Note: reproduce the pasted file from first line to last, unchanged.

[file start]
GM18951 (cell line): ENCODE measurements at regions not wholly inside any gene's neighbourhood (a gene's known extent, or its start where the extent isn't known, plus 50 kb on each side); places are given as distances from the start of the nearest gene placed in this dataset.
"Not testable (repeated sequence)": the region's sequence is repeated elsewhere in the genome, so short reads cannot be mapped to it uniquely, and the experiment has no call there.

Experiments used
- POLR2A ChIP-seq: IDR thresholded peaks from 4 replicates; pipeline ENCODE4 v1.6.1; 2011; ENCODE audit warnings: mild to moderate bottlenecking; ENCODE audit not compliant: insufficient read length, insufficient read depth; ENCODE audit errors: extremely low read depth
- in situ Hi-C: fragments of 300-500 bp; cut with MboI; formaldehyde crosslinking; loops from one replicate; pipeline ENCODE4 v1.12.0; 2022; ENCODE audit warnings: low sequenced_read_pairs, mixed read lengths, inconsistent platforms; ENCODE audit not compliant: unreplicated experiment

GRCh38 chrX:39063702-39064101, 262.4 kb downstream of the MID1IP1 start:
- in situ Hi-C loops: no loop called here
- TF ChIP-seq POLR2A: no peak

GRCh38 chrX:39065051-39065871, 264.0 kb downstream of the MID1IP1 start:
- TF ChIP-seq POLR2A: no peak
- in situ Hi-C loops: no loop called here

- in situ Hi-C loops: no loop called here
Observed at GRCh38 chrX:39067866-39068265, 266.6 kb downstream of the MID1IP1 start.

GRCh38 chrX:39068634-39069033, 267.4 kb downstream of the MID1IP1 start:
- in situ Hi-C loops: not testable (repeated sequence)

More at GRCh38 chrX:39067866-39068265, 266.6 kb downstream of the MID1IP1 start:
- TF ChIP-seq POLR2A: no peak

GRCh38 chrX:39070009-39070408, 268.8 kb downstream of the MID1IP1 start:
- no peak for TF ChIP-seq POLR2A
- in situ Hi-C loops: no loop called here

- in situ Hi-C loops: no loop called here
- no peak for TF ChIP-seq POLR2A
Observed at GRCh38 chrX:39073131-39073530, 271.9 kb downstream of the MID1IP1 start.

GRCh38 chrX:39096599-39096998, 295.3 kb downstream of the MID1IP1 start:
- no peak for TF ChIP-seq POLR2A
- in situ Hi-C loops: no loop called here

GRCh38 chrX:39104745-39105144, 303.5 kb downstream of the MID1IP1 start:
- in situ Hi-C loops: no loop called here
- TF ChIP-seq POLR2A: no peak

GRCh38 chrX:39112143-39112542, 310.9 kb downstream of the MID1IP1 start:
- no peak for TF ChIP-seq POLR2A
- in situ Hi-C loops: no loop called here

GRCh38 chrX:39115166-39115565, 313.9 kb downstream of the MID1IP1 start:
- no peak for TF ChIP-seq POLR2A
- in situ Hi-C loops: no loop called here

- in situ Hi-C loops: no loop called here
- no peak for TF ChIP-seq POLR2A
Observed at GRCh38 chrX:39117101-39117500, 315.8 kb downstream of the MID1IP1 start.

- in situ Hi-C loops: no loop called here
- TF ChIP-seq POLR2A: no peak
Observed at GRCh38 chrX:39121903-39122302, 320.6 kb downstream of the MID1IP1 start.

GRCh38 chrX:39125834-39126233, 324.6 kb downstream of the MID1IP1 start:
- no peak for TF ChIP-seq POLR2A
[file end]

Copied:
GM18951 (cell line): ENCODE measurements at regions not wholly inside any gene's neighbourhood (a gene's known extent, or its start where the extent isn't known, plus 50 kb on each side); places are given as distances from the start of the nearest gene placed in this dataset.
"Not testable (repeated sequence)": the region's sequence is repeated elsewhere in the genome, so short reads cannot be mapped to it uniquely, and the experiment has no call there.

Experiments used
- POLR2A ChIP-seq: IDR thresholded peaks from 4 replicates; pipeline ENCODE4 v1.6.1; 2011; ENCODE audit warnings: mild to moderate bottlenecking; ENCODE audit not compliant: insufficient read length, insufficient read depth; ENCODE audit errors: extremely low read depth
- in situ Hi-C: fragments of 300-500 bp; cut with MboI; formaldehyde crosslinking; loops from one replicate; pipeline ENCODE4 v1.12.0; 2022; ENCODE audit warnings: low sequenced_read_pairs, mixed read lengths, inconsistent platforms; ENCODE audit not compliant: unreplicated experiment

GRCh38 chrX:39063702-39064101, 262.4 kb downstream of the MID1IP1 start:
- in situ Hi-C loops: no loop called here
- TF ChIP-seq POLR2A: no peak

GRCh38 chrX:39065051-39065871, 264.0 kb downstream of the MID1IP1 start:
- TF ChIP-seq POLR2A: no peak
- in situ Hi-C loops: no loop called here

- in situ Hi-C loops: no loop called here
Observed at GRCh38 chrX:39067866-39068265, 266.6 kb downstream of the MID1IP1 start.

GRCh38 chrX:39068634-39069033, 267.4 kb downstream of the MID1IP1 start:
- in situ Hi-C loops: not testable (repeated sequence)

More at GRCh38 chrX:39067866-39068265, 266.6 kb downstream of the MID1IP1 start:
- TF ChIP-seq POLR2A: no peak

GRCh38 chrX:39070009-39070408, 268.8 kb downstream of the MID1IP1 start:
- no peak for TF ChIP-seq POLR2A
- in situ Hi-C loops: no loop called here

- in situ Hi-C loops: no loop called here
- no peak for TF ChIP-seq POLR2A
Observed at GRCh38 chrX:39073131-39073530, 271.9 kb downstream of the MID1IP1 start.

GRCh38 chrX:39096599-39096998, 295.3 kb downstream of the MID1IP1 start:
- no peak for TF ChIP-seq POLR2A
- in situ Hi-C loops: no loop called here

GRCh38 chrX:39104745-39105144, 303.5 kb downstream of the MID1IP1 start:
- in situ Hi-C loops: no loop called here
- TF ChIP-seq POLR2A: no peak

GRCh38 chrX:39112143-39112542, 310.9 kb downstream of the MID1IP1 start:
- no peak for TF ChIP-seq POLR2A
- in situ Hi-C loops: no loop called here

GRCh38 chrX:39115166-39115565, 313.9 kb downstream of the MID1IP1 start:
- no peak for TF ChIP-seq POLR2A
- in situ Hi-C loops: no loop called here

- in situ Hi-C loops: no loop called here
- no peak for TF ChIP-seq POLR2A
Observed at GRCh38 chrX:39117101-39117500, 315.8 kb downstream of the MID1IP1 start.

- in situ Hi-C loops: no loop called here
- TF ChIP-seq POLR2A: no peak
Observed at GRCh38 chrX:39121903-39122302, 320.6 kb downstream of the MID1IP1 start.

GRCh38 chrX:39125834-39126233, 324.6 kb downstream of the MID1IP1 start:
- no peak for TF ChIP-seq POLR2A